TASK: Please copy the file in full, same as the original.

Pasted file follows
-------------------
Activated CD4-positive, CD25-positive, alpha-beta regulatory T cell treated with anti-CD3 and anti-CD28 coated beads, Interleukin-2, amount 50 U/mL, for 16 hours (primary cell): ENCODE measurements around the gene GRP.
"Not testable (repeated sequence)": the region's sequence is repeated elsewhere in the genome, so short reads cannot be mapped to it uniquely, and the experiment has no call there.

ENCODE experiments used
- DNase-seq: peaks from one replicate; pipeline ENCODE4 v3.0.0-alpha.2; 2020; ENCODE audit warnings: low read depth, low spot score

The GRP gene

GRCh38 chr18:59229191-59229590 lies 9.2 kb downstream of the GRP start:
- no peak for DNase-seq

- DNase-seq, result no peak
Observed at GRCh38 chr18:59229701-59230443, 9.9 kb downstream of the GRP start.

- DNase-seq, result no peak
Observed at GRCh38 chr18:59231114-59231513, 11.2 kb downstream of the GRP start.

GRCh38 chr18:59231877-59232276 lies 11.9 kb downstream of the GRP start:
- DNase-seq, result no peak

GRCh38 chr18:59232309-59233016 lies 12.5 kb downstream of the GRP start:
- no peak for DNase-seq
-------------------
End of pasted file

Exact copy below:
Activated CD4-positive, CD25-positive, alpha-beta regulatory T cell treated with anti-CD3 and anti-CD28 coated beads, Interleukin-2, amount 50 U/mL, for 16 hours (primary cell): ENCODE measurements around the gene GRP.
"Not testable (repeated sequence)": the region's sequence is repeated elsewhere in the genome, so short reads cannot be mapped to it uniquely, and the experiment has no call there.

ENCODE experiments used
- DNase-seq: peaks from one replicate; pipeline ENCODE4 v3.0.0-alpha.2; 2020; ENCODE audit warnings: low read depth, low spot score

The GRP gene

GRCh38 chr18:59229191-59229590 lies 9.2 kb downstream of the GRP start:
- no peak for DNase-seq

- DNase-seq, result no peak
Observed at GRCh38 chr18:59229701-59230443, 9.9 kb downstream of the GRP start.

- DNase-seq, result no peak
Observed at GRCh38 chr18:59231114-59231513, 11.2 kb downstream of the GRP start.

GRCh38 chr18:59231877-59232276 lies 11.9 kb downstream of the GRP start:
- DNase-seq, result no peak

GRCh38 chr18:59232309-59233016 lies 12.5 kb downstream of the GRP start:
- no peak for DNase-seq